Widespread flood basalt volcanism and continental rifting in the northeast Atlantic in the early Tertiary period (~55 Myr ago) have been linked to the mantle plume now residing beneath Iceland. Although much is known about the present-day Iceland plume its thermal structure, composition and position in the early Tertiary period remain unresolved. Estimates of its temperature, for example, range from >1,600°C in some plume models to ~1,500°C based on the volume and composition of basaltic crust. Several recent studies have emphasized similarities in the thermal and chemical structure of the Tertiary and present-day plumes to argue for stability of the mantle anomaly, whereas others relate variations in basalt volumes and compositions to changes in plume flux. Moreover, some authors have assumed that the plume was rift-centred for its entire history, whereas others argue that it became ridge-centred only after plate separation. Here we report compositional data for ~6,000 metres of flood basalts erupted in east Greenland, close to the inferred plume axis, that we use to constrain the Tertiary plume structure. Rare-earth-element systematics place limits on the pressures and extents of mantle melting and show that the mantle was initially moderately hot (~500°C), but that its temperature declined during flood volcanism. These observations are difficult to reconcile with current plume-head models, and call for important lithospheric control on actively upwelling mantle along the rifted margin.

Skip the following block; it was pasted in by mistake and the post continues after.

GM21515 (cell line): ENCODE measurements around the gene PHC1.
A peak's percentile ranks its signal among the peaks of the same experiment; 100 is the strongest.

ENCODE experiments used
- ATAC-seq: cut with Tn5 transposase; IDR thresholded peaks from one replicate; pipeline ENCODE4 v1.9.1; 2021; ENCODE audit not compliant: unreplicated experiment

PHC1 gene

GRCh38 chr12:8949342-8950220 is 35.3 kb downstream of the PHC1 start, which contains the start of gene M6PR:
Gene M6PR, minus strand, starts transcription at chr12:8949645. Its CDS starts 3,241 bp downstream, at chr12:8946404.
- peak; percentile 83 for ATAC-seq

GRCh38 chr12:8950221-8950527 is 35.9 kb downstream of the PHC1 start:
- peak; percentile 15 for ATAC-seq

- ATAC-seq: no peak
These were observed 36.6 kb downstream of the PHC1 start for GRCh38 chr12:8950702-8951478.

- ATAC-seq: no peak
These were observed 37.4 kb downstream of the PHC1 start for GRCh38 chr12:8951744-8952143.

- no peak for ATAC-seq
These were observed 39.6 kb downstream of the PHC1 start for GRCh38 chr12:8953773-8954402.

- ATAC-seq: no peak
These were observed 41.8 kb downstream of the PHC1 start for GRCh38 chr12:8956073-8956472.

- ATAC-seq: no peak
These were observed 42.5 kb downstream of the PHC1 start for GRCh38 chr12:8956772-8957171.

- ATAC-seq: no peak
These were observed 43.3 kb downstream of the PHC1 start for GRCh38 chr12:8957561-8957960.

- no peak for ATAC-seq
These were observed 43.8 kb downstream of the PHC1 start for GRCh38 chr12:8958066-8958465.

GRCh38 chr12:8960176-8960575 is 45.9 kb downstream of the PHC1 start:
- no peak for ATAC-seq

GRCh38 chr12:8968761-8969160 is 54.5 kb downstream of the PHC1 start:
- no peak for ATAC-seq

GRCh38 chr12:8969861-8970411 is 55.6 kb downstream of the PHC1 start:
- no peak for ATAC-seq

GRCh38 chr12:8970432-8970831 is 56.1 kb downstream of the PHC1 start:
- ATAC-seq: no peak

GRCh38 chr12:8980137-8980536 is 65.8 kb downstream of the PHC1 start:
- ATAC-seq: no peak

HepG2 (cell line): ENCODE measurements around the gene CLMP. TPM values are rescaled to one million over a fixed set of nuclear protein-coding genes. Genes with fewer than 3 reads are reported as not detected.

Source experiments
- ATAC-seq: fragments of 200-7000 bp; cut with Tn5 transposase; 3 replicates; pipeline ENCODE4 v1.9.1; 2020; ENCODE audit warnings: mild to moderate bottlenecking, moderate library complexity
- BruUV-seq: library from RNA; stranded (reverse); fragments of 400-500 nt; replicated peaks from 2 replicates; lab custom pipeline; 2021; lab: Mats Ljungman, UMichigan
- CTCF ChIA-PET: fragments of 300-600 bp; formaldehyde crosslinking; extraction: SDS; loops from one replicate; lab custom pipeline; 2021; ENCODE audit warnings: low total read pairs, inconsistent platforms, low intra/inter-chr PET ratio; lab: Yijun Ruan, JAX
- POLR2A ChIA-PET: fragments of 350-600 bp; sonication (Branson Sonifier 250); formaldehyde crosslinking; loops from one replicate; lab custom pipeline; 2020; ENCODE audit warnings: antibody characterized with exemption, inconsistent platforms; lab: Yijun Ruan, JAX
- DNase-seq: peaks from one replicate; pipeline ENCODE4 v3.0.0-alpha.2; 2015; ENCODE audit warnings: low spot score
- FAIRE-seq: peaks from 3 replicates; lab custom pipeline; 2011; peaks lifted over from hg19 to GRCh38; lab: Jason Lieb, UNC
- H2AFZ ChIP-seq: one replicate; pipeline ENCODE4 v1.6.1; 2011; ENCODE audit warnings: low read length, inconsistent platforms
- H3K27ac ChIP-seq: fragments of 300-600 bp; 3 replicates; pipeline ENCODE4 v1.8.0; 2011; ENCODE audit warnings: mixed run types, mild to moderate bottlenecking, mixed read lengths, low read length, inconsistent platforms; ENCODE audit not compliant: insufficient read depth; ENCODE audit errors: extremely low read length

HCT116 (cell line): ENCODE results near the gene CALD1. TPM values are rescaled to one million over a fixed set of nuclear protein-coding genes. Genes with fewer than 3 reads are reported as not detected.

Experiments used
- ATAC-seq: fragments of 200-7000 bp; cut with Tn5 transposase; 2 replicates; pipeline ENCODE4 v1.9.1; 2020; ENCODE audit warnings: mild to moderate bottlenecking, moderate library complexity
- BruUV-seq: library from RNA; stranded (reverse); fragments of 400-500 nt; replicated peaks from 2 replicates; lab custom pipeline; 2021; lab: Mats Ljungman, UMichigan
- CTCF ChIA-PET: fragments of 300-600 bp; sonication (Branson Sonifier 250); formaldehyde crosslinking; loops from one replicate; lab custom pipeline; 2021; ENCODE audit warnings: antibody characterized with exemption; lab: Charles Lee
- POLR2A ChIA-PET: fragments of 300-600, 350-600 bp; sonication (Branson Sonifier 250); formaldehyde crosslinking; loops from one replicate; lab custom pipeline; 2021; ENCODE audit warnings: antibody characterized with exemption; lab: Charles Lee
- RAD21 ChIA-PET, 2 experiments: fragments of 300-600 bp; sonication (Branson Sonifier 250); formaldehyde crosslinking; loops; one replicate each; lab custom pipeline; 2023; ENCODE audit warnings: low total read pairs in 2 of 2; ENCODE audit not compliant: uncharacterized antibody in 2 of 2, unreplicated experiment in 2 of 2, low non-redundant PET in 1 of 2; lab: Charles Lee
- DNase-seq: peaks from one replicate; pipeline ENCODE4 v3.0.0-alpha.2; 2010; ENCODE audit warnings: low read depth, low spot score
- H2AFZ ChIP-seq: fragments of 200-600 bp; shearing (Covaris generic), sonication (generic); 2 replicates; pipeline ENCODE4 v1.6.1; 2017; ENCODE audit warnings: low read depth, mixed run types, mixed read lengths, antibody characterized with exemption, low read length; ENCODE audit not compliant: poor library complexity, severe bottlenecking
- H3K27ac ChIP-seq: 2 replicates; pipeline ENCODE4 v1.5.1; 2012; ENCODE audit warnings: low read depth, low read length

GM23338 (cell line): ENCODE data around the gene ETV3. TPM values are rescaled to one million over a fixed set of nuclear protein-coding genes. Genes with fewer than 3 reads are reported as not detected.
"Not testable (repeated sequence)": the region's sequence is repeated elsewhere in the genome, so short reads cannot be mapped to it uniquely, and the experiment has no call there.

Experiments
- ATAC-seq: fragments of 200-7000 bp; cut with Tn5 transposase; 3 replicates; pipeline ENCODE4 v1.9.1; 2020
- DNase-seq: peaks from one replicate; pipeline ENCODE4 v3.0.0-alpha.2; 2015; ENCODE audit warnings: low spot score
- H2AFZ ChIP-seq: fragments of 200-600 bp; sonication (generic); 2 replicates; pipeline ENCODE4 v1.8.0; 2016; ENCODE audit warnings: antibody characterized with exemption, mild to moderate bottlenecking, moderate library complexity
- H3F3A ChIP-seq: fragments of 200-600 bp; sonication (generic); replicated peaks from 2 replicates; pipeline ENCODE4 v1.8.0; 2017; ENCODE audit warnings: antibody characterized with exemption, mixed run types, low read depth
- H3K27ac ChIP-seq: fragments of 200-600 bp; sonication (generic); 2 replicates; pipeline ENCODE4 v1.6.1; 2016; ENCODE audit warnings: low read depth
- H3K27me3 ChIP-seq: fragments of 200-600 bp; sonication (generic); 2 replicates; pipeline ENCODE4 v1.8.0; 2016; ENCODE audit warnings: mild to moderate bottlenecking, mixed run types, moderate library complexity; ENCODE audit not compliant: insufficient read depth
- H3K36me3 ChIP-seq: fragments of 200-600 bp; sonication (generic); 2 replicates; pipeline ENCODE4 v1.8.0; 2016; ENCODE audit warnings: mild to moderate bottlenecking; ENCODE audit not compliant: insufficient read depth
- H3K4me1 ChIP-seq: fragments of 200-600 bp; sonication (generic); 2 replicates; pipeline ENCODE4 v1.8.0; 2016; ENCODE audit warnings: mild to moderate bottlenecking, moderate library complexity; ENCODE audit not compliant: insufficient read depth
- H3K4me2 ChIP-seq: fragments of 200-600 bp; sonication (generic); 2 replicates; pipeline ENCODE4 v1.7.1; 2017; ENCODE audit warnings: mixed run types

- Programme Area 4: Mineral Resources